Johns Hopkins University (Md.) has been contracting with Sonic Foundry to use Mediasite software for webcasts of medical instruction on HIV/AIDS treatments. The university expanded the agreement earlier this year, so that the Johns Hopkins Center for Clinical and Global Health Education can do additional web conferencing to international medical centers and hospitals. With the help of the rich-media technology, the university's center will broadcast lectures and educational presentations to doctors and medical personnel in Africa, India, and other locations.

"It was like watching an old Godzilla movie where the words were being
spoken but the mouths weren't moving."

-Tova Garcia Duby,
Babson College (Mass.)

"We are using the Mediasite box to stream over the web," says Alex Nason, assistant director of Johns Hopkins Interactive. One of the center's first uses of the technology under the expanded agreement was to stream lectures on sleep deprivation and other disorders to a client hospital in Lebanon. At least 85 medical professionals participated in this lecture, broadcast on a morning in late February. A camera captured a Johns Hopkins specialist, who also enhanced the remarks with PowerPoint slides. Two-way communication allowed doctors in the Middle East to ask questions of the Johns Hopkins specialist in real time.

Mediasite compressed and recorded the presentation, allowing the health center to add it to a library of medical instructional content.

"Here I am doing two things at once," explains Nason, referring to the broadcast and the recording. And he does it without the need of an AV/IT professional. The technology is contained in a portable studio that immediately captures audio, video, and text data, such as slide shows and written material. "The tools are integrated into the software, so that someone like me who is not a video expert, nor a designer, can make good-looking presentations within a matter of minutes." The center's staff is already repurposing the medical lectures for other clients. In total, 40 to 60 such lectures have been created.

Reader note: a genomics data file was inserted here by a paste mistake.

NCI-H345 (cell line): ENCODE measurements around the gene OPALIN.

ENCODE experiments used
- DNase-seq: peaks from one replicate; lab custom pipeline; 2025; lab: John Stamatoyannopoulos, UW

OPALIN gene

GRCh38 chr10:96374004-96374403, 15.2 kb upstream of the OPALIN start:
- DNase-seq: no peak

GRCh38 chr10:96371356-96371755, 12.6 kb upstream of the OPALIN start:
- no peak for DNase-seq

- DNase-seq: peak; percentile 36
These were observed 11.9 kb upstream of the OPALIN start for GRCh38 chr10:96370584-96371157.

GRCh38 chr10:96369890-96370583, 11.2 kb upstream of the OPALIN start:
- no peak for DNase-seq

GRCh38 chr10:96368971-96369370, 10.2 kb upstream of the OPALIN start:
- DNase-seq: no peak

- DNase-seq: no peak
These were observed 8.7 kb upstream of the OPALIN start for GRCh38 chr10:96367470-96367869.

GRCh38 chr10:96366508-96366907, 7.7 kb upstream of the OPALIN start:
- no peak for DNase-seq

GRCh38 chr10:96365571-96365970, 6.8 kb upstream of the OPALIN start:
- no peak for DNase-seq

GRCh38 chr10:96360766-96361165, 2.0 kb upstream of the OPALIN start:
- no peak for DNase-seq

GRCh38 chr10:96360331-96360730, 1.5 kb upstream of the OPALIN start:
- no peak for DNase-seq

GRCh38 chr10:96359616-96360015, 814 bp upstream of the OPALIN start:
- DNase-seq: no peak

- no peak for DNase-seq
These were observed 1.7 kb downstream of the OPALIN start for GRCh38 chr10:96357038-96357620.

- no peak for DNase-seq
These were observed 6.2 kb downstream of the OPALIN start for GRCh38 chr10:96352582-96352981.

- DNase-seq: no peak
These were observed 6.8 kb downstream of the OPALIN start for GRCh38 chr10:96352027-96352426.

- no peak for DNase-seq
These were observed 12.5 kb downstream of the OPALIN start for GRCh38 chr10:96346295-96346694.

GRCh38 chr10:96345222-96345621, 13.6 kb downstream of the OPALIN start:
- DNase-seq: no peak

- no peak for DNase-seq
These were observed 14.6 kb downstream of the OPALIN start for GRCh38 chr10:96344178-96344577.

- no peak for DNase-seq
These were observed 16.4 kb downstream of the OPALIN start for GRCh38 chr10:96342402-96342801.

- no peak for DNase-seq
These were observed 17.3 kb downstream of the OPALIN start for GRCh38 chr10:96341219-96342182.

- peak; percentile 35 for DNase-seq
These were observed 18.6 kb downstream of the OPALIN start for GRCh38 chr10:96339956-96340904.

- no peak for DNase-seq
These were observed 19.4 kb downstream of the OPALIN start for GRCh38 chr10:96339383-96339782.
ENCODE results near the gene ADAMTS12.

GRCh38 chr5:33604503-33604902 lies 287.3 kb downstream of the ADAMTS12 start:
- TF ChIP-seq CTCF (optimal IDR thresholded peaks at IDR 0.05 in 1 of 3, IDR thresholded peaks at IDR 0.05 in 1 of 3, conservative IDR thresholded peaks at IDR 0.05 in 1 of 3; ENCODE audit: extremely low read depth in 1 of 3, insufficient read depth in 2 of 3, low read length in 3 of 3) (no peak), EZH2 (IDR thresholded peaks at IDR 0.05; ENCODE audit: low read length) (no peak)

"We use web conferencing for staff interviews and for student placements."

-Lev Gonick, Case Western
Reserve University (Ohio)

The Johns Hopkins center's rich-media technology can record at different levels, allowing for playback on different types of modem speeds. Lectures can be viewed at 56K or 128K, Nason notes. This is an important point, given that some lectures will be played at medical facilities in the Congo or Ethiopia-places that may only have dial-up, he says.

Look for even newer versions of web conferencing software to better help navigate such global differences. Distance education and other global applications will continue to push the use of web conferencing. Analysts with IDC, a consulting firm that monitors IT and technology applications, note that the need for global communication will drive the web conferencing trend. The web conferencing industry, expected to grow from $600 million in 2003 to more than $1.1 billion in 2007, has no doubt come a long way from its not-so-distant early days.